A Personal Introduction to DreamWork

butterfly on buttercups

Like every other human being (indeed, or so I have read, like every other vertebrate) throughout the history of this planet, I have always had dreams; but, aside from the occasional unforgettable nightmares and a certain vague curiosity over recurrent themes in my dreams, my attitude toward it all was, until I met and befriended a "shrink" who was enrolled with me in an acting course about twenty years ago now, one of almost total indifference. Today I find that incredible.

Arlette was convinced that one's dreams were important. I insisted that mine were meaningless. Nothing she ever said convinced me otherwise until she got angry one day and screamed at me, "You took the trouble to dream it!" I laughed and managed to ignore this wonderful wisdom for quite some time, but it wouldn't go away. I couldn't forget it and, eventually, after a marvelous romance ended as it had to and I was thrown wildly off balance and began a frantic search to find out who I was and what I believed in, its significance finally sank in.

The search, which goes on to this day (and surely will as long as I live), has resulted in painful awarenesses and empowering insights. Along its way I have found help in unexpected places. I have had no more faithful ally than my dreams.

I doubt that anyone could call what I did during those first few years dream "work" (or, for that matter, any other kind of work). That would imply an intentionality and an organized effort which just wasn't there.

I did not read anything by or about Jung, or Freud or, for that matter, anyone else on the subject of dreams. Nor did I keep a dream journal, or join a dream group, or use any of the many "techniques" commonly offered by "experts." In fact, the process, which I shall never understand, was entirely organic. My dreams just became more and more vivid. Many became terrifying. Many became comforting. Many became both! Whichever, they became impossible to ignore. And, when I stopped trying so hard to ignore them, and slowly started to trust in them, I started to make some small headway.

"All dreams come in the service of health and wholeness." — Jeremy Taylor

It was a number of years later that I was introduced to the writings of Jeremy Taylor by a new friend who had been his student while in seminary. (Thanks again, Sydney.) Since then I've read his books and attended a number of his workshops and have come to believe that Jeremy's is a courageous and lucid voice in a field cluttered with whooey and opportunistic drivel.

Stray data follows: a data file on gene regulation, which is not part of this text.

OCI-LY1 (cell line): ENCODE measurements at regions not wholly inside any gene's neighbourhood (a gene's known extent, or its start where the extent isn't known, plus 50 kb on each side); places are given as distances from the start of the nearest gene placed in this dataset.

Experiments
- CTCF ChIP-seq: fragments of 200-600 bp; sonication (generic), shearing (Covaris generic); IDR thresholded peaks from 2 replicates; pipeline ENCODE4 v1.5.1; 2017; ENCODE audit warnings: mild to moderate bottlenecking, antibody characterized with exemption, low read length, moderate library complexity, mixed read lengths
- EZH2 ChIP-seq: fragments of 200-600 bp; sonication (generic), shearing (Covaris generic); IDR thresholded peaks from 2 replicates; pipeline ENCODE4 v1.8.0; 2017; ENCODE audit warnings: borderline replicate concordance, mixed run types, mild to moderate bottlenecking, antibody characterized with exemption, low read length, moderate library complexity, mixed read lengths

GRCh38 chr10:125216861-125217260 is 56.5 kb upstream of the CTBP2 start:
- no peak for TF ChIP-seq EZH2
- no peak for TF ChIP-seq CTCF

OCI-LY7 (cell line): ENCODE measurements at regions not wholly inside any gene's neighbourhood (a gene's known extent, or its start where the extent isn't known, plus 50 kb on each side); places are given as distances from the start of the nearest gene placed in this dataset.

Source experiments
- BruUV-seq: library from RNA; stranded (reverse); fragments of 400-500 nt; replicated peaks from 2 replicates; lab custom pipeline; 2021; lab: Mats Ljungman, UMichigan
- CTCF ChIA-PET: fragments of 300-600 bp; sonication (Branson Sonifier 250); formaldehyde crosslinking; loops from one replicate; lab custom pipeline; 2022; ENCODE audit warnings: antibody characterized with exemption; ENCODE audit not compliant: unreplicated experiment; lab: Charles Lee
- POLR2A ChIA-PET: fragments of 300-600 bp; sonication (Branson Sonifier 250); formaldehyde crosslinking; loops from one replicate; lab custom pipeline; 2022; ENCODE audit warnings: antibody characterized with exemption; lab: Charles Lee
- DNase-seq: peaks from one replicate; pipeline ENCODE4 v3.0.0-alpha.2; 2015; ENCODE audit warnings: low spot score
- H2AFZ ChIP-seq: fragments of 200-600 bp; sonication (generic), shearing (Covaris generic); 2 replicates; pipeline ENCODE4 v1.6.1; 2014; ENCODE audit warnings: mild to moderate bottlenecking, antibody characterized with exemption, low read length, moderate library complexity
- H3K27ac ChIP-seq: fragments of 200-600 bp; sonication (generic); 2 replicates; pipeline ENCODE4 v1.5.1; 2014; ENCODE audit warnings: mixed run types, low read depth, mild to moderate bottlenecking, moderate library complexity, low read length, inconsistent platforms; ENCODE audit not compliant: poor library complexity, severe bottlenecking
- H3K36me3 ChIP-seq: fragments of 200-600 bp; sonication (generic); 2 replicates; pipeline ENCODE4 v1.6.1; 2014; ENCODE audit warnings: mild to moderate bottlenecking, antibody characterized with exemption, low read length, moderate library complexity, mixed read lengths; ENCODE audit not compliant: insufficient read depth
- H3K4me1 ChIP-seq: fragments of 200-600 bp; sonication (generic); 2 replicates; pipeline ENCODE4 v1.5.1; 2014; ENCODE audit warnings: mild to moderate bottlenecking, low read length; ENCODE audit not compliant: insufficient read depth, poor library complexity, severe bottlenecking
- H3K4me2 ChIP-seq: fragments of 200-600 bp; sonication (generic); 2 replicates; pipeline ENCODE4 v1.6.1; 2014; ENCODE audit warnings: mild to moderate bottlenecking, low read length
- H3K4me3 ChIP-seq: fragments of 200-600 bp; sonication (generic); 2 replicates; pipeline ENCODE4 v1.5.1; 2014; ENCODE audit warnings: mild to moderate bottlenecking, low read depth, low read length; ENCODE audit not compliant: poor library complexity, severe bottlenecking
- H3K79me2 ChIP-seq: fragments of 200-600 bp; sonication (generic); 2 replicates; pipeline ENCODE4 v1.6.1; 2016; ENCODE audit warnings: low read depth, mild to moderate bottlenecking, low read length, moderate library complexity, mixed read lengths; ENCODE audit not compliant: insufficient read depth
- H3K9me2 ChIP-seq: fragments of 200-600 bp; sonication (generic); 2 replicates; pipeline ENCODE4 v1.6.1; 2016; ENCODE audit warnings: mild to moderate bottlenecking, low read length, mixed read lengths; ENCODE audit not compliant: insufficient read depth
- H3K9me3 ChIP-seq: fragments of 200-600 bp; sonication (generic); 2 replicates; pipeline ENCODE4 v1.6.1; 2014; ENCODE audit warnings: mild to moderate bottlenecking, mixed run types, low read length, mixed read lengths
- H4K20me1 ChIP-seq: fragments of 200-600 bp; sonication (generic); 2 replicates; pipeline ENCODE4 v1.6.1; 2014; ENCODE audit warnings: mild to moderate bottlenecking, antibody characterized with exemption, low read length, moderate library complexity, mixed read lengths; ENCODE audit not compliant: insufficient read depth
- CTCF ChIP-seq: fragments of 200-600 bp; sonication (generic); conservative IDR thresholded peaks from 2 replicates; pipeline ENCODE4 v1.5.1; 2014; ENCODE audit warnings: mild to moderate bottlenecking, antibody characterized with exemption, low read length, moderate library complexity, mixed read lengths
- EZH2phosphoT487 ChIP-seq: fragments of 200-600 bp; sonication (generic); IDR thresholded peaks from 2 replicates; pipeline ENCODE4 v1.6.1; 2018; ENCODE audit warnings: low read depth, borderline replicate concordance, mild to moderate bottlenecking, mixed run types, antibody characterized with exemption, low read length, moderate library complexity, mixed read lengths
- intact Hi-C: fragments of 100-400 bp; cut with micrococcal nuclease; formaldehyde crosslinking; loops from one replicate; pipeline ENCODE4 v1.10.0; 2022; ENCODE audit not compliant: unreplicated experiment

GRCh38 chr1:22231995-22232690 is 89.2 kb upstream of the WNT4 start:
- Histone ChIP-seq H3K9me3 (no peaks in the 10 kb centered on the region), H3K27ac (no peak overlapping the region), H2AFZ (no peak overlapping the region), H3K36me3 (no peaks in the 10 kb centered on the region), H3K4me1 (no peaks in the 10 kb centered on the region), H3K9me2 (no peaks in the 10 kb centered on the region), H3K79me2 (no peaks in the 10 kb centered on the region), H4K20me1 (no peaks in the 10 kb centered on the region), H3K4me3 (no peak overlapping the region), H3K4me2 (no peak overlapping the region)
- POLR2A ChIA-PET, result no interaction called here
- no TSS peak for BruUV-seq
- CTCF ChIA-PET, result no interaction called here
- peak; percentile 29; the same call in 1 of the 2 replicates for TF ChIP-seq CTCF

Reverend Taylor's starting point is a stunning statement of faith: All dreams, he insists, come in the service of health and wholeness. And it is clear too that he means the health and wholeness of the dreamer, but also, in ever-broadening spirals, that of the dreamer's family and circle of intimates and of the dreamer's work, faith and civic communities. Indeed, he is speaking of the health and wholeness of our entire planet.

If this has a profound echo deep within your soul as it has had in mine since I first encountered it, I commend the writings of Jeremy Taylor as an exquisite resource for anyone curious about the possibilities available through dream work. If you find yourself sharing your dreams with others, whether intentionally, as in a dream group, or casually with your mate or closest family or friends, I believe his insights are essential to avoiding painful misunderstandings and even injury.


"The secret is... there is no secret." — me :-)

I  am convinced that the reason dreams are so difficult to talk about in our Western society with its prophetic religious tradition is that, to take our dreams seriously requires us to confront our attitudes about authority. Taking our dreams seriously demands that we take ourselves and our lives seriously. It implies a belief that "The Answer" lies deep within ourselves and nowhere else; and that each of us has our own, uniquely personal access to it.

To believe this is to have an abiding faith in God and in The Creation. It is a learning that no one seems willing to share. The knowledge that The Secret is that there is no secret at all.

So be it.

A Few of my Own Hints for DreamWork
Jeremy Taylor's Dream Work Toolkit
Jeremy Taylor's Myth and Dream Work Home Page
dream work resources on the Internet
International Association for the Study of Dreams

Maury's Home Page

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Last modified: Wed Aug 20 16:58:43 UTC 2008
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